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    Not sure the author read the relocation logic in Spack too deeply. That, or maybe we should put a less dissuasive comment at the top of the file (I think the comment mentioned is older than the code 😬).

    Spack does use patchelf and install_name_tool to relocate RPATHs in binaries. Those will lengthen paths in binaries if they are short, which is nice.

    Spack also:

    • Spiders the installation directory and replaces instances of the install prefix in text files (shebangs, config files, etc.)
    • Modifies strings in the strings section of binaries. Spack will warn you if the target path is too long to relocate to.

    That last one is the hard one. To solve it in the general case, where we could lengthen the path as we do with RPATHs, you’d have to figure out all the usages of the string in the binary. So you’d have to rewrite address computations and find all the places they’re used. It’s impossible to do generally because the address could be computed in theoretically any way. It’s likely that static string addresses are only computed a few ways in practice, so it might be possible to make a binary rewriting tool that does simpler pattern matches.

    So far we have gone with padding the path, which at least allows us to find the path and shorten it. You can set up a Spack build pipeline and put the following in your spack.yaml:

    spack:
      config:
        install_tree: /home/software/$padding:512
    

    That will pad the install path (like paths in /nix/store, but they can be wherever) out to 512 characters. You can also just omit the :512 and Spack will try to do something based on the max path allowed on the OS (that can get you in trouble as OS limits can vary, so we picked 512). Packages will now be built and installed to this very long synthetic path.

    Binary packages made from these installations will now be relocatable to shorter paths, including strings in binaries. There are likely other weird special cases that we’d need to handle to cover all packages generally, but this has worked well for packages tested so far. We’ll likely find out more once we start making binaries available in a public build cache.

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      Hey @tgamblin thanks for the lengthy response, and apologies I clearly didn’t read the Spack implementation closely (I’ve also edited the post with a link to this comment).

      Is my understanding correct that “/home/software/$padding:512” pads the remaining parts of the path so that the total path is 512 in length? And from there can you freely patch all binaries and text files with simple replacements?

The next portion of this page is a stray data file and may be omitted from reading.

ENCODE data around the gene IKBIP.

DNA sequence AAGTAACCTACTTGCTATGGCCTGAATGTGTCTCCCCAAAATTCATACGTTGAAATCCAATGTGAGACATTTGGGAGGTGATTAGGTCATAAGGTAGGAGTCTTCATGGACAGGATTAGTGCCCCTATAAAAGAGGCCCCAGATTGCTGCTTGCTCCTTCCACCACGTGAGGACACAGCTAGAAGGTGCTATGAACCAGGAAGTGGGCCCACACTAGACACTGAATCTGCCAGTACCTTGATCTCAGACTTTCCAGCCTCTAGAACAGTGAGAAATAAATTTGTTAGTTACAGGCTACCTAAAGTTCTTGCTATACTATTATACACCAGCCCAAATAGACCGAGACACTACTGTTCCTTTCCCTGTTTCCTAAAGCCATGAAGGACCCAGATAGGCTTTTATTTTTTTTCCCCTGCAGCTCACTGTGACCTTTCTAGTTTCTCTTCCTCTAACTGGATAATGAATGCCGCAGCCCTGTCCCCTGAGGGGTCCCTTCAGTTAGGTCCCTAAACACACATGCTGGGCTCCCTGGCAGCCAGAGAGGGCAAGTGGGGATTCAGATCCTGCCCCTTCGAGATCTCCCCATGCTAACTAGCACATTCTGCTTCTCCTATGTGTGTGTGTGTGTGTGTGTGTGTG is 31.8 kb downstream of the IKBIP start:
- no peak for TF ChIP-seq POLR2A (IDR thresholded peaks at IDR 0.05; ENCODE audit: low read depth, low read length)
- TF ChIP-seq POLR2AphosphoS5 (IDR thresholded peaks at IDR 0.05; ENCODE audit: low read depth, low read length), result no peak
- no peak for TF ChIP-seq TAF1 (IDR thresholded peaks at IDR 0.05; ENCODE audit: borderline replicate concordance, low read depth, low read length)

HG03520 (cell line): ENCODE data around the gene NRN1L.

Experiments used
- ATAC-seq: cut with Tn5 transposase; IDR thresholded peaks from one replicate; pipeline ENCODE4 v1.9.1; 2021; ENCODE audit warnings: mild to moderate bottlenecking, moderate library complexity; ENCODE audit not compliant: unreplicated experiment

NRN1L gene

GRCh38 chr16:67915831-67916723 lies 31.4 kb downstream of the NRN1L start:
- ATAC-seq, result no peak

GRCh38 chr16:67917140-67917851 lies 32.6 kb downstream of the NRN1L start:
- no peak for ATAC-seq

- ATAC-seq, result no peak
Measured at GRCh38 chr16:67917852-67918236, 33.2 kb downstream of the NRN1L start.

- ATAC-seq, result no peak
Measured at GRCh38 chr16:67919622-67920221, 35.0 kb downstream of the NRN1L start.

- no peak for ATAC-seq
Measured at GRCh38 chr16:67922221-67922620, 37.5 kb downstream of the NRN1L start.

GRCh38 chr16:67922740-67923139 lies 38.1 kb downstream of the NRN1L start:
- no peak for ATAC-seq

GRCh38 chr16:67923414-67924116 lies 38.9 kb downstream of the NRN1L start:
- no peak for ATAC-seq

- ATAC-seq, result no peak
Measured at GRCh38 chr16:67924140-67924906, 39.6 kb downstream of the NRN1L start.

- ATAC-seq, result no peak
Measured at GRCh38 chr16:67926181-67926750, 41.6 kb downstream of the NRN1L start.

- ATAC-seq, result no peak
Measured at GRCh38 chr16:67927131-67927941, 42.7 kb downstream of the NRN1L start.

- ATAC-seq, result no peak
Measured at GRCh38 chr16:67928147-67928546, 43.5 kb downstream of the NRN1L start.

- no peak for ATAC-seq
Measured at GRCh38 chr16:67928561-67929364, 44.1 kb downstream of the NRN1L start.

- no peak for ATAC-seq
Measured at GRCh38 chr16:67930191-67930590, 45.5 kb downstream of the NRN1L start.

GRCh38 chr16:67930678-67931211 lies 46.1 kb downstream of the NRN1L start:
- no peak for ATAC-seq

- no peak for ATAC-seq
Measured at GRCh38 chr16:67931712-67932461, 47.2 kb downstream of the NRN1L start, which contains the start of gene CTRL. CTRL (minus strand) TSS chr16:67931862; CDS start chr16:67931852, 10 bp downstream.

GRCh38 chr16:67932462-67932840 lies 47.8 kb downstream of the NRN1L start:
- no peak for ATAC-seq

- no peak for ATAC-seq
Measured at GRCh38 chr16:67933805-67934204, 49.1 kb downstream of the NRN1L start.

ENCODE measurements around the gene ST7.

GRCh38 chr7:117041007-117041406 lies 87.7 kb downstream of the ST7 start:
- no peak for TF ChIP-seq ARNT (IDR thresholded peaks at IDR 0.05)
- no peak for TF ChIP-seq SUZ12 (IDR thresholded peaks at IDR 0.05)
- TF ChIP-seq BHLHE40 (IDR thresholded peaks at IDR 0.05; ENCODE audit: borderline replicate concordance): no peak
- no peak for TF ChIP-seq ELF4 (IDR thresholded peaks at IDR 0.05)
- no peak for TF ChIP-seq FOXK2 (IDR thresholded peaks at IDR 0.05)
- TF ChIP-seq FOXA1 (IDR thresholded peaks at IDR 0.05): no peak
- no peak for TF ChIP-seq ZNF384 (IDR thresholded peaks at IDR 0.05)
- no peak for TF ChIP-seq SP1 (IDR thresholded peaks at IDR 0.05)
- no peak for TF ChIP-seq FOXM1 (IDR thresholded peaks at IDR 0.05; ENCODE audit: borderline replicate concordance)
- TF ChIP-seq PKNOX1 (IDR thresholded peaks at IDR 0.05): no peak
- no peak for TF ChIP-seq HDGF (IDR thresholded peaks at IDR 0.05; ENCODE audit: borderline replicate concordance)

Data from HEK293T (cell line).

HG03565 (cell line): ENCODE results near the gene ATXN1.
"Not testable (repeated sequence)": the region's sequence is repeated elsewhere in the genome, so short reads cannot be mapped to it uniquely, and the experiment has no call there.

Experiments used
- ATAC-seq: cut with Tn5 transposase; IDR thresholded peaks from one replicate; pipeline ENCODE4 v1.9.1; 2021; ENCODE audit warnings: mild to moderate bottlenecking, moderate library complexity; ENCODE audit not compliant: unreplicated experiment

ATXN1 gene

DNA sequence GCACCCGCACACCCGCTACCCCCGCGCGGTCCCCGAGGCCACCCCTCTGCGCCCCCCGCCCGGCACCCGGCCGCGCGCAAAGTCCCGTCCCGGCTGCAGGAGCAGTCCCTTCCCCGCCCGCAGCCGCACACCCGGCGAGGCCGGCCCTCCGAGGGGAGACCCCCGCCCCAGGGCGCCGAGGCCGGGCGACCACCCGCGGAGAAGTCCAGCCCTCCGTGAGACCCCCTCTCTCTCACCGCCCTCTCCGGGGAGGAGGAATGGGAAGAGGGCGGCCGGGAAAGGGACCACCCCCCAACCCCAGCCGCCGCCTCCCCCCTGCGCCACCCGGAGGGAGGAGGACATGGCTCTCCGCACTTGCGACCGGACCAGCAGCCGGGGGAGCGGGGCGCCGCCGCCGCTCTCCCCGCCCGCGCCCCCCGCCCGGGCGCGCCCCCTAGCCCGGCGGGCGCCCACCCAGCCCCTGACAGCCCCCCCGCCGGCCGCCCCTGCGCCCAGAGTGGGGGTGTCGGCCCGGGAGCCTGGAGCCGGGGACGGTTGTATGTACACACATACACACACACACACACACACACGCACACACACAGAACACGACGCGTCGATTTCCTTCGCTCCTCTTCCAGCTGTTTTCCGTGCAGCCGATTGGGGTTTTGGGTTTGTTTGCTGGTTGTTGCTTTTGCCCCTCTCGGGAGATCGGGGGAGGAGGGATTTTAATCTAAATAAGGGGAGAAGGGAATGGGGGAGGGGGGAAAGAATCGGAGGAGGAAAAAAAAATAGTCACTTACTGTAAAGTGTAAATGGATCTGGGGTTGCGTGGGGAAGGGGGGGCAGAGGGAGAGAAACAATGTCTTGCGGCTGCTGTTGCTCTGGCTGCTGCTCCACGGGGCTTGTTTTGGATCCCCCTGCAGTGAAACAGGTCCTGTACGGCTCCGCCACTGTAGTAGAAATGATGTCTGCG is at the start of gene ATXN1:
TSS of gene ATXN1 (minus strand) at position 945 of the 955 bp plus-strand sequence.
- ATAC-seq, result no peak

Part of the reason I wanted to use path padding is because I want to more rigorously validate build output by hashing it. By padding out to a known long path length you could replace those links on the fly to get a hash of the output that is unrelated to the build location.

      Also nix allows the package name to exist in the build path, I’m slightly worried this might exacerbate the length issue, does Spack deal with that or avoid it somehow?

      Great to hear that padded paths and naive replacement have worked well so far.

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        Is my understanding correct that “/home/software/$padding:512” pads the remaining parts of the path so that the total path is 512 in length?

        Yep, that’s the idea.

        And from there can you freely patch all binaries and text files with simple replacements?

        Yeah, as long as your replacement is a null-terminated string that’s shorter than 512 chars, you should be able to do this.

        Part of the reason I wanted to use path padding is because I want to more rigorously validate build output by hashing it. By padding out to a known long path length you could replace those links on the fly to get a hash of the output that is unrelated to the build location.

        Yep – this is definitely an advantage. It makes me wonder what nix does with RPATHs though, as I thought nix used patchelf to change them, and patchelf can lengthen paths. Maybe nix only hashes after patching, and the store path is authoritative? We just ignore this and assume the package can be built (more typical case right now) or relocated anywhere.

        Also nix allows the package name to exist in the build path, I’m slightly worried this might exacerbate the length issue, does Spack deal with that or avoid it somehow?

        Not sure exactly what this means. The build path in Spack is a temporary directory that we get rid of after the build is done. I’m actually not sure how this works in nix. What’s the issue with the package name being there?